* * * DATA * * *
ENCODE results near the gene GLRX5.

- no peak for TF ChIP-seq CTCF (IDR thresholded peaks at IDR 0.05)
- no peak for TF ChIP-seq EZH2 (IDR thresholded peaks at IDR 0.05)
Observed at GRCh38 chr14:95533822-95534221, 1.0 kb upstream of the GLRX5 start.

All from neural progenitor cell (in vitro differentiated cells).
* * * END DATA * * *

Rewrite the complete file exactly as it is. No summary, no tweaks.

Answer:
ENCODE results near the gene GLRX5.

- no peak for TF ChIP-seq CTCF (IDR thresholded peaks at IDR 0.05)
- no peak for TF ChIP-seq EZH2 (IDR thresholded peaks at IDR 0.05)
Observed at GRCh38 chr14:95533822-95534221, 1.0 kb upstream of the GLRX5 start.

All from neural progenitor cell (in vitro differentiated cells).